Some people go through their entire life and never experience the kind of love that sweeps them off their feet. And such people often go through their entire life believing such a love does not exist.

Yet, you’d be hard pressed to find a person that thinks that love is a waste of time; a pursuit better left unexplored. We don’t hold love responsible for people’s failings to believe it. The majority of us continue to move towards love, despite the real possibility of getting disappointed all over again.

Now take the idea of religious faith, considered by many to be an irrational pursuit. This sentiment is captured so well by Jack Nicholson’s character, Edward, in the movie The Bucket List:

“I honestly envy people who have faith. I just can’t get my head around it.”

To Edward, the idea of abandoning his mental faculties to a being or presence that he does not hear or see and consequently cannot work out for himself, is too great an ask. After all, as a successful businessman he deals in weighing up risk and reward, so if he can’t see it, why would he bet on it?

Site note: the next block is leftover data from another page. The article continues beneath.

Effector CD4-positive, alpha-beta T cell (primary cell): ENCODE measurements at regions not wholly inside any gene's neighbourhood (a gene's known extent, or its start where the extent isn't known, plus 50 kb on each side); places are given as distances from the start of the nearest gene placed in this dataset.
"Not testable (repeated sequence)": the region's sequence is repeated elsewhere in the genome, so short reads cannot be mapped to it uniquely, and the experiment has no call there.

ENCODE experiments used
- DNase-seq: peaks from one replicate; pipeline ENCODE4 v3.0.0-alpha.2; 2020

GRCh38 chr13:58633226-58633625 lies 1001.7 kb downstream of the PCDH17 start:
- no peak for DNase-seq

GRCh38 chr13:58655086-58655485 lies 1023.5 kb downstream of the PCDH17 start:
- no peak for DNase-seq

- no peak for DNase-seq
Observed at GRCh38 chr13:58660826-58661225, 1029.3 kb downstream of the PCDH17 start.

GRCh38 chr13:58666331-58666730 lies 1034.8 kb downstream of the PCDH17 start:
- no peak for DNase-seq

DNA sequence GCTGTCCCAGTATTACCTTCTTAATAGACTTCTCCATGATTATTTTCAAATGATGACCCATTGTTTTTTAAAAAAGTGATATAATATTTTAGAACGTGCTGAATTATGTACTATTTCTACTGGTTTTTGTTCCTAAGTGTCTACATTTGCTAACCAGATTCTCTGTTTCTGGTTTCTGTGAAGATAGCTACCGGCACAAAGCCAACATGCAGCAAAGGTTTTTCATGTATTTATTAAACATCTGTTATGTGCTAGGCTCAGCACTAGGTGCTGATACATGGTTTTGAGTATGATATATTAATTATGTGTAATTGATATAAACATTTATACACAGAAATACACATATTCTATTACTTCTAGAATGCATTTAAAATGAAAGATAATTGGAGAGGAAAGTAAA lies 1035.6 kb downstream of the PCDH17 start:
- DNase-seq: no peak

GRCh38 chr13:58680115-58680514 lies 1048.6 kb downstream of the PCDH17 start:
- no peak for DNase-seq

But what if the pursuit of true faith does not require the abandonment of reason. What if faith is as close to us as the experience of love.

Uncertain?…yes. Risky?…yes. Requiring openness and trust?…yes.  Need time to mature?…yes. Sometimes messy?…yes. Seasons of confusion?…yes. But through it all – just like love – we learn to embrace the journey of faith and become utterly, immovably convinced of the presence of an enigmatic force that beckons us towards greater things, and is yet, strangely comforting. Like a déjà vu of home. The ability to have faith is not actually as removed from us as we sometimes think. What we need is a keen sense of adventure and a willingness to explore the depths. To be brave.

You see, conversely:

Some people go through their whole life and never experience the kind of faith that sweeps them off their feet. For this reason, some people go through their entire life believing that such a faith does not exist.